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Prodrome Recognition in Epilepsy and its Neurophysiological Correlates (PRESENCE)

Epilepsy is a complex neurological condition that affects about 1% of the global population. It is characterised by an enduring predisposition to epileptic seizures, and physical, cognitive, psychological, and social co-morbidities. One third of people diagnosed with epilepsy continues to have seizures despite treatment with anti-seizure medication. Epilepsy is paroxysmal; seizures are only present a fraction of the time, but their unpredictability causes high levels of anxiety. As a result, people with epilepsy report poor quality of life, depression, and social stigma. Despite continuous research efforts in the past 30 years, it is impossible to reliably predict when a seizure will occur. Novel approaches to predict seizures and deal with seizure-induced anxiety are urgently needed. It was suggested in some studies that people with epilepsy can learn to recognise seizure precursory signs, leading to a greater sense of control and less anxiety. In the current study, we aim to develop a specific training for people with epilepsy based on a combination of mindfulness and interviews (microphenomenology) to improve seizure awareness and reduce seizure-related anxiety. We will explore whether such training and first-person data can improve seizure prediction algorithms. This study will shed light on the complex relationship between conscious experience and the brain.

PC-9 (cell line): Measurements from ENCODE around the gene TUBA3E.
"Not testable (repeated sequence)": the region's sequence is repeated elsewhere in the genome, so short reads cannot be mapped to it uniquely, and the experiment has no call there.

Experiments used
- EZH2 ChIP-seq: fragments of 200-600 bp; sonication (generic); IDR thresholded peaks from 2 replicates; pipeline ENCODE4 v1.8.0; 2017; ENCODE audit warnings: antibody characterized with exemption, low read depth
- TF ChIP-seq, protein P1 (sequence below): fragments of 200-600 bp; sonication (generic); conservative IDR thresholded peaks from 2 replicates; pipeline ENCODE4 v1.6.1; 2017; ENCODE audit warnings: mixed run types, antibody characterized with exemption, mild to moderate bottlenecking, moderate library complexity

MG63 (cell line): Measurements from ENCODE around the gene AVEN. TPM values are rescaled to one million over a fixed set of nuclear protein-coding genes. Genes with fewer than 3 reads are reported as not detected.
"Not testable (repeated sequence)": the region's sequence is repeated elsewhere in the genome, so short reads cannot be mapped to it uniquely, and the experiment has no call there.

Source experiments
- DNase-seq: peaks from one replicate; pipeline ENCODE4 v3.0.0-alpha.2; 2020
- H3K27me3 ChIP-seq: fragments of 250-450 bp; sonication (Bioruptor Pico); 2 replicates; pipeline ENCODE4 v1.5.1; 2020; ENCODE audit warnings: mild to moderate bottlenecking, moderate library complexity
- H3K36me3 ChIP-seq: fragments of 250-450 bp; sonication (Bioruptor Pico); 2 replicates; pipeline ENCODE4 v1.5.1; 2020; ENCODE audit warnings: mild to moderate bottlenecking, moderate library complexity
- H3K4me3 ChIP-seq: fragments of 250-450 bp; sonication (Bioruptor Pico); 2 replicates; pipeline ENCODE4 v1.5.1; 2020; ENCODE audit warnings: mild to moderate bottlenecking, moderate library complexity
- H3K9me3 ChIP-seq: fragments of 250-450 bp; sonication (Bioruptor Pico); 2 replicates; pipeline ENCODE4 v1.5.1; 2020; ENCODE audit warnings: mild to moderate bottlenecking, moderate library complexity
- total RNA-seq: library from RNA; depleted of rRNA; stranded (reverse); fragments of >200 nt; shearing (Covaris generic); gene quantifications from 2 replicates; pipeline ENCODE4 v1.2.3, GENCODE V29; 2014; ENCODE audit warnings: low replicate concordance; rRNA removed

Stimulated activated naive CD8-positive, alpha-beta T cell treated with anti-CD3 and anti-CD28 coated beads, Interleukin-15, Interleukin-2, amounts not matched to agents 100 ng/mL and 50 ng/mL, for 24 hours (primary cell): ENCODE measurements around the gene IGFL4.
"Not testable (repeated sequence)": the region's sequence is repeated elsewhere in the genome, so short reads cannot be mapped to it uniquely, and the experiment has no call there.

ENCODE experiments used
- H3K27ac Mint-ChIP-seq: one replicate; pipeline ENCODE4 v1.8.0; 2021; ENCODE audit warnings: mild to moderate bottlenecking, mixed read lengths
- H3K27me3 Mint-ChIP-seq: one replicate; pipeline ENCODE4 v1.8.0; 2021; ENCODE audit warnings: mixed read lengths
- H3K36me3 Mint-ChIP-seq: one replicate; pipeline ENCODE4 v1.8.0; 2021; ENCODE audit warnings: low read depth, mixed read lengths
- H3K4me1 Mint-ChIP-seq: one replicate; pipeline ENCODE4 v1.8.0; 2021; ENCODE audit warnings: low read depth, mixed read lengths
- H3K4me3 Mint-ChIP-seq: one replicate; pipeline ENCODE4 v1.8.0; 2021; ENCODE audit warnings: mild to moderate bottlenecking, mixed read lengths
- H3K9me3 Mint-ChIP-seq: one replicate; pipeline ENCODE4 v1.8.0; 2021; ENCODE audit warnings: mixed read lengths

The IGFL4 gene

Project management:

Prisca Bauer, M.D., PhD



Berta Ottenstein Programm für Clinician Scientists (2020-2022)

European Varela Award (2021-2022)